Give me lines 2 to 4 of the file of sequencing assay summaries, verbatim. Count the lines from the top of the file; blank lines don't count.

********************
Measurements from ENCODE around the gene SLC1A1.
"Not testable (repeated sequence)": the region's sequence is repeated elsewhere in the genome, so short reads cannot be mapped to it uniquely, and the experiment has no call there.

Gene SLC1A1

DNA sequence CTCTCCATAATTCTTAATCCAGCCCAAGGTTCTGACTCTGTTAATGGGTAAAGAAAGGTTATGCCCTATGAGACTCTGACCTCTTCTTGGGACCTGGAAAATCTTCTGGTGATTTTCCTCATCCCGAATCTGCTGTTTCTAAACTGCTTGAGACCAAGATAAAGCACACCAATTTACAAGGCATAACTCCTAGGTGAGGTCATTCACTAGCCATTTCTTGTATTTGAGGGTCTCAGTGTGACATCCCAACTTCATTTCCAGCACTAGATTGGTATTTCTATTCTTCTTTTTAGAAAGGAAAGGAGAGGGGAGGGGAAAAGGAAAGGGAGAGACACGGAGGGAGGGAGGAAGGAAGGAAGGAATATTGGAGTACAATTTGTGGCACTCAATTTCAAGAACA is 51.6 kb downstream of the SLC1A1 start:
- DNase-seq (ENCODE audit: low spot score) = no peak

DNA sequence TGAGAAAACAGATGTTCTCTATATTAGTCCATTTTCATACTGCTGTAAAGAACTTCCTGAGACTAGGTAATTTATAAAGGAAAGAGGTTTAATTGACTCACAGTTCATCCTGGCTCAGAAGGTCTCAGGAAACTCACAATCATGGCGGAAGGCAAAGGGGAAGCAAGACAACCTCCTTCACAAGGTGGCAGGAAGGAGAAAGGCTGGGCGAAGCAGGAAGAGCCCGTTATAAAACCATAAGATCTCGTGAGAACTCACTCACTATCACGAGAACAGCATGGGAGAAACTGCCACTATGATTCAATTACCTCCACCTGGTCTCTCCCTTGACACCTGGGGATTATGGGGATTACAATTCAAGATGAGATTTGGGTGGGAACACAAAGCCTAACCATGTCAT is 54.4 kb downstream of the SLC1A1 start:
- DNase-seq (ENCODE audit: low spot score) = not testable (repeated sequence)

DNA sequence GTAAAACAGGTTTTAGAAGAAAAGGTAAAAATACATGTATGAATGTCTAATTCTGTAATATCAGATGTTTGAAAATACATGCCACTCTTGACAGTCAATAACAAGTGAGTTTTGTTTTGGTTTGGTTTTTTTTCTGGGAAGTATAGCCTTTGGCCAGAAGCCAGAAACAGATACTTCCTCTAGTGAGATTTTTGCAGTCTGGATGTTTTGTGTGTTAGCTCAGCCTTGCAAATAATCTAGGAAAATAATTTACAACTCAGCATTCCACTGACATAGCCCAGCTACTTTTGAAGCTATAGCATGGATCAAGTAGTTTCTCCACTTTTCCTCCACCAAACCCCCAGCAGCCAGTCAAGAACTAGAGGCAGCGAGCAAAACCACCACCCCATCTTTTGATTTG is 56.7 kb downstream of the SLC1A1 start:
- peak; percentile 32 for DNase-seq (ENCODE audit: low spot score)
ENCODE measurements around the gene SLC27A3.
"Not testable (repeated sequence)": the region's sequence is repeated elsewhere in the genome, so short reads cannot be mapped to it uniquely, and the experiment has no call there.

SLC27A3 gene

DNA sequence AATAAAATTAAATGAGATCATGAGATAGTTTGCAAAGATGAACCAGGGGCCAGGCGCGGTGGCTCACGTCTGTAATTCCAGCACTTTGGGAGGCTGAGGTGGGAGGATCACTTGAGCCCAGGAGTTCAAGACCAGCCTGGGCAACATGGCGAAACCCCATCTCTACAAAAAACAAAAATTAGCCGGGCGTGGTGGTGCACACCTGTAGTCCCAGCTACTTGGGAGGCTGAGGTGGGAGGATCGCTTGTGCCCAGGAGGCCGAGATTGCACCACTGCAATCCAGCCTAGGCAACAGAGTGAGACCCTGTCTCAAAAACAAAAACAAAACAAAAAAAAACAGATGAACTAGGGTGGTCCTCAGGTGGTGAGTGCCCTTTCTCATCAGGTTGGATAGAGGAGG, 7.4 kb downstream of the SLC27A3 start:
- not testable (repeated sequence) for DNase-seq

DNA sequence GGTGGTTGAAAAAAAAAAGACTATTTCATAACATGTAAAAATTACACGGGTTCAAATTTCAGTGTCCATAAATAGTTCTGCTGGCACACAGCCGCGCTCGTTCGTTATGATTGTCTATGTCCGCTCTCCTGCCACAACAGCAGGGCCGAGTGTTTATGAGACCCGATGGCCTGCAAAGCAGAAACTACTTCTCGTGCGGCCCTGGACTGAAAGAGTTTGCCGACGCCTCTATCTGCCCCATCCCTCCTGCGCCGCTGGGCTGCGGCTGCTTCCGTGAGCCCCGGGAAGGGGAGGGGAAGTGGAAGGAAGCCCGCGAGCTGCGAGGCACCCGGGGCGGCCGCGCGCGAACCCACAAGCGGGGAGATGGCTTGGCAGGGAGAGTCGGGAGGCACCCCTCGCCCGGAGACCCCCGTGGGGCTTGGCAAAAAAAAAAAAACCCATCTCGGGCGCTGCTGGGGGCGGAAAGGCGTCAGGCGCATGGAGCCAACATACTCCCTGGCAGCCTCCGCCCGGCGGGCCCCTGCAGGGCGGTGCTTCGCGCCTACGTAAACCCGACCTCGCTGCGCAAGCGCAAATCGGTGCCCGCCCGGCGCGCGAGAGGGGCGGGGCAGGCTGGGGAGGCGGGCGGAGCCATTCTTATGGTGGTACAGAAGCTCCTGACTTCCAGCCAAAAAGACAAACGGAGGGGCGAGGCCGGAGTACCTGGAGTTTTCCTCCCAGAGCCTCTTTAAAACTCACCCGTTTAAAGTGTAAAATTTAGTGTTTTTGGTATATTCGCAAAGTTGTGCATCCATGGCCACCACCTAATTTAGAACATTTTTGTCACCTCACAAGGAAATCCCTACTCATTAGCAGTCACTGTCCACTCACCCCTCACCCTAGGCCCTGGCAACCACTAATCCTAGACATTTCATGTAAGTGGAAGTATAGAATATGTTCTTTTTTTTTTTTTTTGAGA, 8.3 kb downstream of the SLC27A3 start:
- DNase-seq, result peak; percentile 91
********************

"Not testable (repeated sequence)": the region's sequence is repeated elsewhere in the genome, so short reads cannot be mapped to it uniquely, and the experiment has no call there.

Gene SLC1A1

DNA sequence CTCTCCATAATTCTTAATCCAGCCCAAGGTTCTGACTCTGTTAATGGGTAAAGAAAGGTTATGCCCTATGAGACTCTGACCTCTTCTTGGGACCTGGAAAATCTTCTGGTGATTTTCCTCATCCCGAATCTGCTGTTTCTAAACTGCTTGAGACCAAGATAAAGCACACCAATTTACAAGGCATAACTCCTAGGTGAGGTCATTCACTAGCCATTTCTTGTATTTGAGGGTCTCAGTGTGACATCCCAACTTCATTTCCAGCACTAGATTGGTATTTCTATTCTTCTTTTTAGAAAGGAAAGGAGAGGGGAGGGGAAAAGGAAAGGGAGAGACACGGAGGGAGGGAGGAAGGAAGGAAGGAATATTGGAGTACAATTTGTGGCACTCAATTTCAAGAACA is 51.6 kb downstream of the SLC1A1 start: